- Barry Comprehensive and Bryn Hafren Comprehensive schools have seen an increase in the number of parents of pupils in the feeder primary schools applying to other schools at the Year 6 transfer stage. The Council has recently published a statutory notice on a proposal to establish two new mixed sex secondary schools in response to the community's desire for mixed sex secondary education, and the need to invest in the learning environments of both school buildings to bring them up to 21st Century standards. If approved, the proposal will result in the capacity of the new schools being reduced to 1,100, down from 1,423 (Barry Comprehensive) and 1,331 (Bryn Hafren Comprehensive). The determination of the consultation will be made in March 2017.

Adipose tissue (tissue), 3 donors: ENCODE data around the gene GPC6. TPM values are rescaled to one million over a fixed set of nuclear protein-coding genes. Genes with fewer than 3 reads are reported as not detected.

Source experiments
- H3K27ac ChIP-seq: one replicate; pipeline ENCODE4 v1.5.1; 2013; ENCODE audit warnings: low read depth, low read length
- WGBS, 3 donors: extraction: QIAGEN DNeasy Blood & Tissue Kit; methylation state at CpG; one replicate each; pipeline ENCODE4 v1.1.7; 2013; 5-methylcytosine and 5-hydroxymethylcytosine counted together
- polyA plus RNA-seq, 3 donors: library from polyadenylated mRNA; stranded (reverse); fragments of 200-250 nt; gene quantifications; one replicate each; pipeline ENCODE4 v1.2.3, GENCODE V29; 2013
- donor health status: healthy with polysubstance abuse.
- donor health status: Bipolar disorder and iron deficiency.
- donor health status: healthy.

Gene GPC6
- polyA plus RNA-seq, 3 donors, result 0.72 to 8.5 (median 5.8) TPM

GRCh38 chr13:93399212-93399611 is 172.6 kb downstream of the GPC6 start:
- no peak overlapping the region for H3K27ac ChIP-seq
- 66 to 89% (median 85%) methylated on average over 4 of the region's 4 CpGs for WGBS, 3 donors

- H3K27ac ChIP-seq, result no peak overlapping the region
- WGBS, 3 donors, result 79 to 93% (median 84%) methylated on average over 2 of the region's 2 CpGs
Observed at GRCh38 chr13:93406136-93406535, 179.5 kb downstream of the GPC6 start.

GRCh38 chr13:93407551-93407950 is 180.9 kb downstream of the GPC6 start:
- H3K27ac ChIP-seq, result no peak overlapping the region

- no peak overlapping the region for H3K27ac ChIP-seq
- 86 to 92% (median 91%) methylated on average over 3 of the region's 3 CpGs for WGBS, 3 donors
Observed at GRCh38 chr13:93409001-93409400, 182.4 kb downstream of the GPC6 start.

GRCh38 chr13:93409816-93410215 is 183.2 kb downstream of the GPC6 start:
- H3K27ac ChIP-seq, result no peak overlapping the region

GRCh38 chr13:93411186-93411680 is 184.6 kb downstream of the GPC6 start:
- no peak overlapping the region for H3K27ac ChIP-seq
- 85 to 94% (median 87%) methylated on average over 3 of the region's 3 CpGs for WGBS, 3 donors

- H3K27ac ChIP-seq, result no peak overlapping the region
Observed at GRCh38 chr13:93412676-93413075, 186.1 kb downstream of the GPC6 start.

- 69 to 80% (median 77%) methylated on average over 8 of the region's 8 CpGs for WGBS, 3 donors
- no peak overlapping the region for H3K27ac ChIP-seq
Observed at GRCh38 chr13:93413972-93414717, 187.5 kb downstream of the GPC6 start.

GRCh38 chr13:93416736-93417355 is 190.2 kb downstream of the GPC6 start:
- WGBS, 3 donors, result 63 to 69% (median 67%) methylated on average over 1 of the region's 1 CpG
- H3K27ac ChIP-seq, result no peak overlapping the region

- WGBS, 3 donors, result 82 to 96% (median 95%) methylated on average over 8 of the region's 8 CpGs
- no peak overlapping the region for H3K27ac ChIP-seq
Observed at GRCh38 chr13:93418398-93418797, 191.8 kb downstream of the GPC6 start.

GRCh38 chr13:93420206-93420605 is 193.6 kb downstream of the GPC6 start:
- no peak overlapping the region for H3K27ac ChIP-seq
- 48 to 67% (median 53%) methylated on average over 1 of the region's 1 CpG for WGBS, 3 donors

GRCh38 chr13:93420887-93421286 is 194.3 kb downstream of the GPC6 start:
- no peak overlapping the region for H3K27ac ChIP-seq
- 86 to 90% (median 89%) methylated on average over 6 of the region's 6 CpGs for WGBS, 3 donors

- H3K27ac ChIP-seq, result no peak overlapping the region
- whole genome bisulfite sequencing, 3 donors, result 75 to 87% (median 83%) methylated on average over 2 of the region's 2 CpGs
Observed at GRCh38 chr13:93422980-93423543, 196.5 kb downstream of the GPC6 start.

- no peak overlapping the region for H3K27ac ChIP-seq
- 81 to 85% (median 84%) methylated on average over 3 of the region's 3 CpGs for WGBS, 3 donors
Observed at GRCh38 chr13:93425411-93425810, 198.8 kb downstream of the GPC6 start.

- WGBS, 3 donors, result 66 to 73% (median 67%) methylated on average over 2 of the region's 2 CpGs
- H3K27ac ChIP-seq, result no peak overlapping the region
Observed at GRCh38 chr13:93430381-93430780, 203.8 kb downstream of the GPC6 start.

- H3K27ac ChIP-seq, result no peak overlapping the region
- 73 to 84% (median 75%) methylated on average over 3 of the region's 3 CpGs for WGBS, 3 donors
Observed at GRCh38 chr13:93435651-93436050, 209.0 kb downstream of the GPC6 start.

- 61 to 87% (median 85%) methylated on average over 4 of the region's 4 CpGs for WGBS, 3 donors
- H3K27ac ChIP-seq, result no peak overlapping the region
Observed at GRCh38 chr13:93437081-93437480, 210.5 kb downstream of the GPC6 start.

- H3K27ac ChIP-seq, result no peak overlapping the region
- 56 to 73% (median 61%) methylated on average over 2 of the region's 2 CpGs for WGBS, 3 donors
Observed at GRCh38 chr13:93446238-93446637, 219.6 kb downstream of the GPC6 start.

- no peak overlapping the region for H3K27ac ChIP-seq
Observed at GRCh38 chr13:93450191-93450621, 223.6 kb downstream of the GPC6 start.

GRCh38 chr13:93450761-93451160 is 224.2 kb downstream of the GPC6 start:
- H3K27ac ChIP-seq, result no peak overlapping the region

- The secondary phase at Ysgol Gymraeg Bro Morgannwg is showing a surplus capacity of 27.45%, however this number will reduce significantly from September 2018 when year 6 pupils from Ysgol Gymraeg Bro Morgannwg's primary phase (formally Ysgol Nant Talwg), as well as from Ysgol Dewi Sant feed into the secondary sector As was the case with the seed school model used to establish Ysgol Dewi Sant and Nant Talwg, the expansion of Ysgol Gwaun y Nant in Barry will see the gradual phasing in of new year groups. This means that it will be several years before these additional pupils start to feed into the secondary sector. Surplus capacity at Llantwit Comprehensive School will be reduced as a result of the school's redevelopment. The new school building is scheduled to open in September February 2017 with the reduction in capacity and surplus places being reflected in the January 2018 PLASC.